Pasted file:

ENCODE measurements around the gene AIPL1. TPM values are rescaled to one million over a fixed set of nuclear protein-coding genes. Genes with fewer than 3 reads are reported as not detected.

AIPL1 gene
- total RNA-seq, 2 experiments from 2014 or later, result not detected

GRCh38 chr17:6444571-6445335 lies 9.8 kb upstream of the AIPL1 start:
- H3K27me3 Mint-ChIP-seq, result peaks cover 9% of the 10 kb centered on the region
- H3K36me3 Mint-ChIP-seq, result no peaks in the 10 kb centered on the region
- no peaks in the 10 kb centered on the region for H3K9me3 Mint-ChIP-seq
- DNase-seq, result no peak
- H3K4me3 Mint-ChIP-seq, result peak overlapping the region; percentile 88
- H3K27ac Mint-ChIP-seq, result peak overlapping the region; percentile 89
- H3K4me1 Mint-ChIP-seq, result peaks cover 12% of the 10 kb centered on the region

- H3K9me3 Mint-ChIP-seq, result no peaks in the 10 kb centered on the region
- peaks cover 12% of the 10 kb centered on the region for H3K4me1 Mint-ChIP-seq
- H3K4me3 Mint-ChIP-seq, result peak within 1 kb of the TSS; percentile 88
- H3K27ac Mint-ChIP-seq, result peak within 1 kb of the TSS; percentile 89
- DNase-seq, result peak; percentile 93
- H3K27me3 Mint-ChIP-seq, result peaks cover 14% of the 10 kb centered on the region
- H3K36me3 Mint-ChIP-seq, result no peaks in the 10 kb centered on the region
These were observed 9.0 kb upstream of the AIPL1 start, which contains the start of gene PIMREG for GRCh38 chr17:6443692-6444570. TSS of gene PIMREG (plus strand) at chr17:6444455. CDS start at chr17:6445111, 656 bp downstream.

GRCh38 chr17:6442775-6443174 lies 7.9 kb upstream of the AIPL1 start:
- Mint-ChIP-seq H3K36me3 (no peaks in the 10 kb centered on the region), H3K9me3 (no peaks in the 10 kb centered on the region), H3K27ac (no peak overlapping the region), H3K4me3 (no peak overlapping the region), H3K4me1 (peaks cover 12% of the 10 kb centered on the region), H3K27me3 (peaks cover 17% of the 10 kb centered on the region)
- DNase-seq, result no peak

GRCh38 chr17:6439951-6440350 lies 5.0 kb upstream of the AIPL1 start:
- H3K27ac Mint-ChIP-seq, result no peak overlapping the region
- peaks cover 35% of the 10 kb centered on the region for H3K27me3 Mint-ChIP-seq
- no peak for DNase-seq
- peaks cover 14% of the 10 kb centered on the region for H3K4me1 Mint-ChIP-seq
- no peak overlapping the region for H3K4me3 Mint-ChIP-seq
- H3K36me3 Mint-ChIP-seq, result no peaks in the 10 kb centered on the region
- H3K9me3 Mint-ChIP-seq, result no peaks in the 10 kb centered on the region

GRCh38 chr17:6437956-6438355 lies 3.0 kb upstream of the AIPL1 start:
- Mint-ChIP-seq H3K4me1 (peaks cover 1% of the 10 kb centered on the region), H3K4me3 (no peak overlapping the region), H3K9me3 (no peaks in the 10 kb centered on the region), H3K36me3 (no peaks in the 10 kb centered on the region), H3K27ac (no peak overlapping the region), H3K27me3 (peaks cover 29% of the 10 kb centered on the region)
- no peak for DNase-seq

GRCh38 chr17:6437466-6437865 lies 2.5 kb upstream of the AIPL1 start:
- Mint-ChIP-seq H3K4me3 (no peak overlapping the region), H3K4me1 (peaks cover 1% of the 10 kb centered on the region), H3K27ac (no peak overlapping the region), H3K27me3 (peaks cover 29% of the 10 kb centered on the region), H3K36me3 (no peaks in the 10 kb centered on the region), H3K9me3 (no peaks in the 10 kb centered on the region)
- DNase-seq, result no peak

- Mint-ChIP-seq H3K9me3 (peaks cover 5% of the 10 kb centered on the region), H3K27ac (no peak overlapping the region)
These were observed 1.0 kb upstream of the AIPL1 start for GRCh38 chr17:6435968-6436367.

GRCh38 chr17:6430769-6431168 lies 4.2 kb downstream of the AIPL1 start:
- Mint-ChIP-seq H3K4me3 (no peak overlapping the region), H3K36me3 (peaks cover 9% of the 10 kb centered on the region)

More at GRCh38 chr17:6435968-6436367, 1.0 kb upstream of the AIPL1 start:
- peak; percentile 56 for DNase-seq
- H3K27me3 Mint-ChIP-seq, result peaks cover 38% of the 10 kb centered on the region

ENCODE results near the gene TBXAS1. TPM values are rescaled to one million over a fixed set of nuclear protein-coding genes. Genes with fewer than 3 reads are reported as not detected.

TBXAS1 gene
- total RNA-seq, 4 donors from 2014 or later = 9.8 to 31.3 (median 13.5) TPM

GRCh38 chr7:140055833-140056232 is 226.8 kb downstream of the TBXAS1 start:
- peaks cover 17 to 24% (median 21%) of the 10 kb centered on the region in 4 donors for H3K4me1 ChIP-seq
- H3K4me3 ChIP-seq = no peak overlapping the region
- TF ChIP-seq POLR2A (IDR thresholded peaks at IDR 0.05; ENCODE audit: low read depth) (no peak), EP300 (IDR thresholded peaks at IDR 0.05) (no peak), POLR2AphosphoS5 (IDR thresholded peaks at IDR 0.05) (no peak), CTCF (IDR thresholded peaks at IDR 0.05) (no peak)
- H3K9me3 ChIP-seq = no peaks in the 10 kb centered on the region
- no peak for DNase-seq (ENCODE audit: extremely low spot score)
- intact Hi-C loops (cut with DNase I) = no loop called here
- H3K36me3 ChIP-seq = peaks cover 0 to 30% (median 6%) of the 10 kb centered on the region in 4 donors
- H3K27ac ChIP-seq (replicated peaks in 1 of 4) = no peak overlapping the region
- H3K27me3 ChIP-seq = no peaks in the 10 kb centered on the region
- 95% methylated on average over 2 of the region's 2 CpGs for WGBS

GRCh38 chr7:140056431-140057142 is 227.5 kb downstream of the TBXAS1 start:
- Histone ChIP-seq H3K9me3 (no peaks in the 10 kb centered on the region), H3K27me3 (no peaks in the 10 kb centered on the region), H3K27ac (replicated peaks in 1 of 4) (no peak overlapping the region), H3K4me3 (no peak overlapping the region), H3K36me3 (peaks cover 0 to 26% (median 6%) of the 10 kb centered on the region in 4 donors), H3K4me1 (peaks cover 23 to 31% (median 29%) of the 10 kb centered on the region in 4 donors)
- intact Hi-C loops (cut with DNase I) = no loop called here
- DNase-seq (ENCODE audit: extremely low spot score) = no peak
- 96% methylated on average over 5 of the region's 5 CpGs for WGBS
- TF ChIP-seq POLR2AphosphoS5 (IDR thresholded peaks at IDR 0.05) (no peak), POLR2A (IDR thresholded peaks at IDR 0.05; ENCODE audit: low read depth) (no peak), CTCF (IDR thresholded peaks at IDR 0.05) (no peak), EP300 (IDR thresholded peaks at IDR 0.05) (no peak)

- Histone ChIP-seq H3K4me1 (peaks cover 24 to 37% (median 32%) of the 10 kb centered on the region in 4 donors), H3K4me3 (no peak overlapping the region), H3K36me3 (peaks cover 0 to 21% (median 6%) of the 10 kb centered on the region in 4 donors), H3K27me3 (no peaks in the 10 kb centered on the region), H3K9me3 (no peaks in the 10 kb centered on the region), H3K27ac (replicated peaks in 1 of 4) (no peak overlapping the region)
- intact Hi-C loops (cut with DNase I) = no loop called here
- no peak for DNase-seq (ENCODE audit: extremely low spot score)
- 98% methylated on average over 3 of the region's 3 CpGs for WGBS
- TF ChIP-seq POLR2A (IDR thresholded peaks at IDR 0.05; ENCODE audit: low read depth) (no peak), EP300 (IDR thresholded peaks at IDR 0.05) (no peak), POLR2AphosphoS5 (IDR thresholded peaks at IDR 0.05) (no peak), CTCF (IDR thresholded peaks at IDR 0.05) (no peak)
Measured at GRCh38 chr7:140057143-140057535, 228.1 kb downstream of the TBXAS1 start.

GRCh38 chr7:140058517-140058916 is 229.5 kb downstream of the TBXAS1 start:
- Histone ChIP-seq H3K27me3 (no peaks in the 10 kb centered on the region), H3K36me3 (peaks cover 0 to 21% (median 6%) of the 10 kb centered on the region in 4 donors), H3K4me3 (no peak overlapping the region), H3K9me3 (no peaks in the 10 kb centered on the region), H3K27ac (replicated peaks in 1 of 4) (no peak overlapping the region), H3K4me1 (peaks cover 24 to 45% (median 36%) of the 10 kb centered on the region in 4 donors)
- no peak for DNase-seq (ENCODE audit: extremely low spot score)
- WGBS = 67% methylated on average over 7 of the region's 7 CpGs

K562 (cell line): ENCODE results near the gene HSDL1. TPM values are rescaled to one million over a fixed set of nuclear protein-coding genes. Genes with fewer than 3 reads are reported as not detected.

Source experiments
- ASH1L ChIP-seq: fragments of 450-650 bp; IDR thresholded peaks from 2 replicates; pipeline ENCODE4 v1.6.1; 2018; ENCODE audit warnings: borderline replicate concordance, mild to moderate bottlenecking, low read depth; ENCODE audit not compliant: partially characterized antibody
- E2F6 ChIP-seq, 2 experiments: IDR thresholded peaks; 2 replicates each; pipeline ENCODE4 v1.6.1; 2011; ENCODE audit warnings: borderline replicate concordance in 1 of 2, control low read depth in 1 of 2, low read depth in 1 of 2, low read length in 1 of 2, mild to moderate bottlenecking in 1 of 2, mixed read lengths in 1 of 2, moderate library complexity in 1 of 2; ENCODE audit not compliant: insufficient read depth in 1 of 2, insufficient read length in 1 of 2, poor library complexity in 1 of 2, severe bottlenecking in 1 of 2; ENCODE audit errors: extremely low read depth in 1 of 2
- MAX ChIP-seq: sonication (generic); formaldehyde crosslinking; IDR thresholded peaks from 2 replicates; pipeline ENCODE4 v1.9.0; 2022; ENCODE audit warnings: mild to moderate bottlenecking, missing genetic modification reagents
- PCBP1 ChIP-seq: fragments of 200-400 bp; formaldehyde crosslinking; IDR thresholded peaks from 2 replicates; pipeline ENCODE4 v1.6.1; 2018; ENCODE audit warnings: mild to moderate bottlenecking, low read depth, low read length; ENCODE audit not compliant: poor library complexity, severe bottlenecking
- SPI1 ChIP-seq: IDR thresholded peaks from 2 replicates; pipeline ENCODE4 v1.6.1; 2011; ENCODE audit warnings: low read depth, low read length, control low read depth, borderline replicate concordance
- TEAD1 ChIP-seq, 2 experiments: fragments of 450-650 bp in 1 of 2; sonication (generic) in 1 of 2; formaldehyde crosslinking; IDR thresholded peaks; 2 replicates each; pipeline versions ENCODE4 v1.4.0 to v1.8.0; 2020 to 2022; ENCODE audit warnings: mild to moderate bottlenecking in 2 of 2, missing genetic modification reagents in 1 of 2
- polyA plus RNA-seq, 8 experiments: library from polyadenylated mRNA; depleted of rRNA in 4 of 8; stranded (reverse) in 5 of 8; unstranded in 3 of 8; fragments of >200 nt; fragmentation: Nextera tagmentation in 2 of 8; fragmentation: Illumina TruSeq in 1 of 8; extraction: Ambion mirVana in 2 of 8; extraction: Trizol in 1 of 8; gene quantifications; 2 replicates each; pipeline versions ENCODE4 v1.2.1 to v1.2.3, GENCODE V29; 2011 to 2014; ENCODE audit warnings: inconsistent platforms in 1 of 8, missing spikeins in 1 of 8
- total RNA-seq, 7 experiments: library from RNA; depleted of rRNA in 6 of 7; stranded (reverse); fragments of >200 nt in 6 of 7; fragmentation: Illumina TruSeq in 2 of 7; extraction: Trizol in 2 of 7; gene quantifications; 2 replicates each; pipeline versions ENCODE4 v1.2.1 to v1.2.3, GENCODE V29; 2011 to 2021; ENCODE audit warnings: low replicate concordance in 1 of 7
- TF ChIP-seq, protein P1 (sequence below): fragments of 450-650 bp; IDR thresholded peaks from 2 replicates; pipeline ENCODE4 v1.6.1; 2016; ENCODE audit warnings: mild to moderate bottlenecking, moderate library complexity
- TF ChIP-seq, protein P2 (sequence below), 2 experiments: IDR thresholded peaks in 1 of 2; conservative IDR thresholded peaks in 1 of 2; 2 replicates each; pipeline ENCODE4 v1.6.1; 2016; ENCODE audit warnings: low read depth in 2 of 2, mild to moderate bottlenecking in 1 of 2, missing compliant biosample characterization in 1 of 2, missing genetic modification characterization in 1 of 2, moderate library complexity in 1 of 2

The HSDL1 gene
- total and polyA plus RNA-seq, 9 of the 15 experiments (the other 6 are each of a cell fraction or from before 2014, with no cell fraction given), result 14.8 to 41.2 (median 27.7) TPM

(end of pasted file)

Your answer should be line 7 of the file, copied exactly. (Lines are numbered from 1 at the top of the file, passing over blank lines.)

- no peaks in the 10 kb centered on the region for H3K9me3 Mint-ChIP-seq